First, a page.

Happy, engaged employees are the lifeblood of any small business. Sure, there are the folks that always do their job happily and with great quality (keep them at almost all costs!) and the folks that aren’t happy no matter what you do (weed them out!), but most of your employees are somewhere in the middle. If they’re engaged and happy, they do great work and produce great value for you. If they’re unhappy, they don’t work nearly as well – and the value produced for you is much less.
Obviously, there are a lot of ways to directly motivate employees: the bottom dollar. A cash bonus for the employee of the month can work, as can nice perks during the work day.
In my experience, though, the best techniques for improving everyone’s morale comes from outside the wallet. Try these six techniques and keep your checkbook and charge cards focused on other areas, like building your business infrastructure and promoting it to potential customers.
Eat lunch with your employees. Eat what they eat – if they brown bag it, you brown bag it. Listen to what they have to say and offer up mostly positive comments and humor. If your employees eat in regular groups, rotate from group to group – don’t keep a group of “favorites.” Lunch is a great time for building camaraderie and trust.
Learn about your employees and follow up. Know about the interests of your employees. Learn about their families and their dreams. More importantly, follow up on the things you learn – ask regularly about their mother’s health or their son’s soccer team. If you’re like me and have trouble remembering such information, especially at first, keep a notebook on it. Keep a list of such information about each employee and refresh yourself regularly if you need it.
Be candid about how things are going. If things are going well, be sure your employees are aware of the success. If things aren’t going well, talk about the problems early on and nip any gossip right in the bud. Gossip is the enemy of the happy workplace – and candor is the best way to fight it. Plus, when you’re open about problems, happy employees will often go the extra mile to help pull you through. Don’t be afraid to tell the truth.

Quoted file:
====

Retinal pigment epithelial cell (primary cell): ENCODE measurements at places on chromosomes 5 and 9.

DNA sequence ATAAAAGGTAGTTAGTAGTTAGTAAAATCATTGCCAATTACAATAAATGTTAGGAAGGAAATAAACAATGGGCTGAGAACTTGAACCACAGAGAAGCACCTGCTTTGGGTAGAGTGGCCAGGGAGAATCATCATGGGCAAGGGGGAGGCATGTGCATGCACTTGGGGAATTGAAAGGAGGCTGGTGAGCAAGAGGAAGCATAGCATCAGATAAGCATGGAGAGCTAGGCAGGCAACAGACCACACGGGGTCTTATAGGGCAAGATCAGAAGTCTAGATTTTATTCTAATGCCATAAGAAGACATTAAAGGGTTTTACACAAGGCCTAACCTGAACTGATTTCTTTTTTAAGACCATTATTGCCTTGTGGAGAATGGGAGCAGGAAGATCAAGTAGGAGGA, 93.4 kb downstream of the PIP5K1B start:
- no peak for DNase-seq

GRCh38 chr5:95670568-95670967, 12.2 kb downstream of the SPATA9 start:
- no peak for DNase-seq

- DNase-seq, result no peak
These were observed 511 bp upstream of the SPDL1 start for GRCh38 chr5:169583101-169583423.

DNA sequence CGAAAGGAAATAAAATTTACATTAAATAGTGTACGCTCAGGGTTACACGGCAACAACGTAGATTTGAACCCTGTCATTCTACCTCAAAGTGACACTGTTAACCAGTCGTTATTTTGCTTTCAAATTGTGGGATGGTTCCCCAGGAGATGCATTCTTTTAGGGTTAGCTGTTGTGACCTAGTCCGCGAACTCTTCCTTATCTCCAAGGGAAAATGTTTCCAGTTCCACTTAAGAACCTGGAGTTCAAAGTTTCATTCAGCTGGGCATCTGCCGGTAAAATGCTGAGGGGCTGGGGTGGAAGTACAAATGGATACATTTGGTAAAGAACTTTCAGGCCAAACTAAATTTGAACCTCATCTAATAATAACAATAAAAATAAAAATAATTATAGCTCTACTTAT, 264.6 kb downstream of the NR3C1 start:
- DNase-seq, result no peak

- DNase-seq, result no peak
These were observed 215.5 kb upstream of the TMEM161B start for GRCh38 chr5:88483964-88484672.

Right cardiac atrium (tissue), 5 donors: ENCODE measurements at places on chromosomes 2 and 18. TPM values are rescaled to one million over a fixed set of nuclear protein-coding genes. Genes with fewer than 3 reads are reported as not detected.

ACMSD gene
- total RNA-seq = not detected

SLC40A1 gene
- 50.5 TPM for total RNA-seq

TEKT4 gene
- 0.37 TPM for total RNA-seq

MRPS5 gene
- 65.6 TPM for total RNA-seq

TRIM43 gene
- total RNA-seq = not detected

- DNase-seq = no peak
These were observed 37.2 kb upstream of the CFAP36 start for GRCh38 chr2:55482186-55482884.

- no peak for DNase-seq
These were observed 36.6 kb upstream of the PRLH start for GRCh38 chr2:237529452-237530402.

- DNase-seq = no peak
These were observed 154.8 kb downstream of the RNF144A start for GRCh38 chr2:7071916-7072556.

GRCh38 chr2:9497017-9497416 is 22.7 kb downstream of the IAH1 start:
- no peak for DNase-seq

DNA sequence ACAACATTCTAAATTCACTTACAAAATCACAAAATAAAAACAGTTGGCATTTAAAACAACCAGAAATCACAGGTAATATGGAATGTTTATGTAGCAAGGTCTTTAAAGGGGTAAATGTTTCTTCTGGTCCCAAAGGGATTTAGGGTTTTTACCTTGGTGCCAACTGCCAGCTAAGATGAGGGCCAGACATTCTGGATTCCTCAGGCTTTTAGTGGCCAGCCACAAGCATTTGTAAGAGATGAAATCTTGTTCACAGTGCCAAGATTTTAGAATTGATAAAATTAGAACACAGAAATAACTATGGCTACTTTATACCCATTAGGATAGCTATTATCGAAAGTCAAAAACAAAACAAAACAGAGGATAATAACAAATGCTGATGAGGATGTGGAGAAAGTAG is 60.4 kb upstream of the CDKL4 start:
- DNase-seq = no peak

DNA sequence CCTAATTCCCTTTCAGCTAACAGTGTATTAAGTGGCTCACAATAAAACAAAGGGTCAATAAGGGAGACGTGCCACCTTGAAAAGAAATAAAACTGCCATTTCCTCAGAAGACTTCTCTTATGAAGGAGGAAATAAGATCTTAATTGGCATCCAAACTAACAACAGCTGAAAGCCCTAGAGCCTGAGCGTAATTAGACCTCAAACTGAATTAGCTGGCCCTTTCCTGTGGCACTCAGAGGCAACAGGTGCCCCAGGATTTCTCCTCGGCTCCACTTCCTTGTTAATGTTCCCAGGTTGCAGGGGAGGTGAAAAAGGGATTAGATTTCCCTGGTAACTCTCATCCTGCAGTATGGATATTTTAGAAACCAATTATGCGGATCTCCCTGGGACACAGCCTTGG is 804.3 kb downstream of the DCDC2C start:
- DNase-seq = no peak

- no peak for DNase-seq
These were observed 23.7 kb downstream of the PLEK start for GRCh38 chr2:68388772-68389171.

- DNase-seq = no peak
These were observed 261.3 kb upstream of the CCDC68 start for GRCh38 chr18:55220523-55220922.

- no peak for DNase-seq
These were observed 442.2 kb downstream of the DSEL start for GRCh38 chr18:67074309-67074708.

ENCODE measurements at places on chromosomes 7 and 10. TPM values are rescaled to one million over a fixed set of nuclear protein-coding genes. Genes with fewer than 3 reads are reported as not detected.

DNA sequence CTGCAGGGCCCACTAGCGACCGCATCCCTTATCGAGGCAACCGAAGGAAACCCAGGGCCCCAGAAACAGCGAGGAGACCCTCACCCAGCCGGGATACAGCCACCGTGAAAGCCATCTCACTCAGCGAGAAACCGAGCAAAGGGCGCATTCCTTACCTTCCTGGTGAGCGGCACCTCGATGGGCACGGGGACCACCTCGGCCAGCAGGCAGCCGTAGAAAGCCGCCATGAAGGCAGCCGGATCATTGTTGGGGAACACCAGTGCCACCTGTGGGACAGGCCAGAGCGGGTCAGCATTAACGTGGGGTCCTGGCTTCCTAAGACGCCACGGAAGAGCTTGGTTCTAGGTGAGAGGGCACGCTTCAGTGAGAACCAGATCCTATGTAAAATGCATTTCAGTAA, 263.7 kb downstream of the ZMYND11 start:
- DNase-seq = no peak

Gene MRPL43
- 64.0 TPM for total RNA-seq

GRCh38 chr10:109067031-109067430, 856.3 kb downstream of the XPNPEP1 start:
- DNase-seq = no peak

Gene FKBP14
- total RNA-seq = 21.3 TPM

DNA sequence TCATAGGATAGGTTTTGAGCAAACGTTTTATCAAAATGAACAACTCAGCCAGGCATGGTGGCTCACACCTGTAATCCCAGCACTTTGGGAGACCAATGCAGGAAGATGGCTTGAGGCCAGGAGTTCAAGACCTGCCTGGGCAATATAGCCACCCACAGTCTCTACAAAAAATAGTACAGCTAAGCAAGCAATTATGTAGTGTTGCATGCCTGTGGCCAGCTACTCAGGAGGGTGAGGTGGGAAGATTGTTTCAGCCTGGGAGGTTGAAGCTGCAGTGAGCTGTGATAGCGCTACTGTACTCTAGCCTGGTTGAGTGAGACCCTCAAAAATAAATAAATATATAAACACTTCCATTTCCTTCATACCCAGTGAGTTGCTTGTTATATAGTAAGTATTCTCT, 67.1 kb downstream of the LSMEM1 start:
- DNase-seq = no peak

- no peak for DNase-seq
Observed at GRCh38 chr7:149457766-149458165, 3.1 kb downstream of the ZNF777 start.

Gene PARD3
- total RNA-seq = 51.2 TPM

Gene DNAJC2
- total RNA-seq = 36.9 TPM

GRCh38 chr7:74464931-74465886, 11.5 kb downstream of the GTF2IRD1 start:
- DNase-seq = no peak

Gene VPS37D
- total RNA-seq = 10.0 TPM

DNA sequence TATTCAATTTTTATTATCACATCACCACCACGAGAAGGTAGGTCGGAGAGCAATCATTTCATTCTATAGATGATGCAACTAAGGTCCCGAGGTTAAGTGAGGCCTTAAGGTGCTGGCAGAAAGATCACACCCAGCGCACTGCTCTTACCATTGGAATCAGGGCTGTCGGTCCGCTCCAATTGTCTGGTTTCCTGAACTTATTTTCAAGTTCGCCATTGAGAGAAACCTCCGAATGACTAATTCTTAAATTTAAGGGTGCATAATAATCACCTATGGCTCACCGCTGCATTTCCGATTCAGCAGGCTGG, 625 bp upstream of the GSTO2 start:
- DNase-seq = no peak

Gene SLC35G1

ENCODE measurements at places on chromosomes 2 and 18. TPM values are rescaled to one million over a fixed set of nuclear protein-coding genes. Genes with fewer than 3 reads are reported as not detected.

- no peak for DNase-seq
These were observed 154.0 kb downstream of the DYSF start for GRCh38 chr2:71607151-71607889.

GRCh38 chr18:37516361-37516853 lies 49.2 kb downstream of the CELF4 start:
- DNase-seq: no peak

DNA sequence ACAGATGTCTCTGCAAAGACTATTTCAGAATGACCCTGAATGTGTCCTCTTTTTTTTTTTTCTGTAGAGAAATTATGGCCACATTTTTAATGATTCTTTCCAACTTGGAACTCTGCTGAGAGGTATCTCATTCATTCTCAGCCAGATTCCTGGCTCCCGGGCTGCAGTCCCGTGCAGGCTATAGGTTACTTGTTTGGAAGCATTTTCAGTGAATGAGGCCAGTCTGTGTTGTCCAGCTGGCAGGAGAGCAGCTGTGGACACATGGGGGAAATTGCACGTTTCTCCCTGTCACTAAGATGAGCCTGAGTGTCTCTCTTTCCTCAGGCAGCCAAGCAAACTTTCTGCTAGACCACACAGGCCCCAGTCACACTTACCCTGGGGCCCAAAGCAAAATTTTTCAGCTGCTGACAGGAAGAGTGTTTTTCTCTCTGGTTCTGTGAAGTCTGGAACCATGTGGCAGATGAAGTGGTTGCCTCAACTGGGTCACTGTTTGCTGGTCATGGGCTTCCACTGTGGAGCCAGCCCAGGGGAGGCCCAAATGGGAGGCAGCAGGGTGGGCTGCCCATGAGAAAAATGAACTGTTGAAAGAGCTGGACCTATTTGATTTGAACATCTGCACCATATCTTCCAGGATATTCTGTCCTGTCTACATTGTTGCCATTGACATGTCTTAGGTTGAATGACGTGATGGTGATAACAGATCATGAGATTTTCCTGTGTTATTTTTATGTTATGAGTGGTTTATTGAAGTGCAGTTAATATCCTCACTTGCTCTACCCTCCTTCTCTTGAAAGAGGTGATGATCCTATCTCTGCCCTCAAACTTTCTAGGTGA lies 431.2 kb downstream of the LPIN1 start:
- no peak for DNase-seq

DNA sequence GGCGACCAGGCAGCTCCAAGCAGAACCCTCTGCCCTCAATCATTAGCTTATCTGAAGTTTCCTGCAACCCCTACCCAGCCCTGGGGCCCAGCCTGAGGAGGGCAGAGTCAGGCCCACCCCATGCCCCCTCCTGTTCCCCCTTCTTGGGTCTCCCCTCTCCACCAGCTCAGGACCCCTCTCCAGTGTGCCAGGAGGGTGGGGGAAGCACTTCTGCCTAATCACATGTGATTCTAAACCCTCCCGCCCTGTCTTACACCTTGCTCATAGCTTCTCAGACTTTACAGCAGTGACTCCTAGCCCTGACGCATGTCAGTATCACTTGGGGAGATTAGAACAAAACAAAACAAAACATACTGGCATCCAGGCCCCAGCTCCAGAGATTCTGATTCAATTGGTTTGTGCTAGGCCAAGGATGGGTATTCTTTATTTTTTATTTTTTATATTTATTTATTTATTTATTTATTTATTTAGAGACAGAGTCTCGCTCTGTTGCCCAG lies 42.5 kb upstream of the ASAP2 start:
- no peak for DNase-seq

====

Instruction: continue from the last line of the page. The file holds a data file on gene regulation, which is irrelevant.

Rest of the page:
Give plenty of opportunities for their candor as well. On a regular basis (I do it weekly), touch base with every employee or contractor in your small business. Just stop in, ask them how they’re doing and if they’re having any troubles, and listen to what they have to say, even if you disagree or don’t like what they’re telling you. Take notes, especially when normally-happy employees observe a problem – there’s usually something that needs to be fixed.
Give compliments on good work, both individually and publicly. Make an effort to compliment everyone on their work in individual situations, particularly when you can point out specifics. When someone really does well, point it out to the group – but don’t point out the same person every single time. Highlight a variety of people and give them public recognition.
Implement reasonable suggested changes whenever you can. Employees often suggest little things that they’d really like to see in the workplace. If you can implement these things, it goes a huge way towards making that employee feel more empowered, involved, and happy. If an employee suggests starting a community coffee pot, do it. If an employee suggests a better arrangement for the office supplies, try it. If someone suggests a better way to handle meetings, give it a try. Every time you execute a reasonable suggested change, it greatly raises one employee’s morale and gives a small lift to everyone.
Good luck at putting all this newfound employee productivity to good use!
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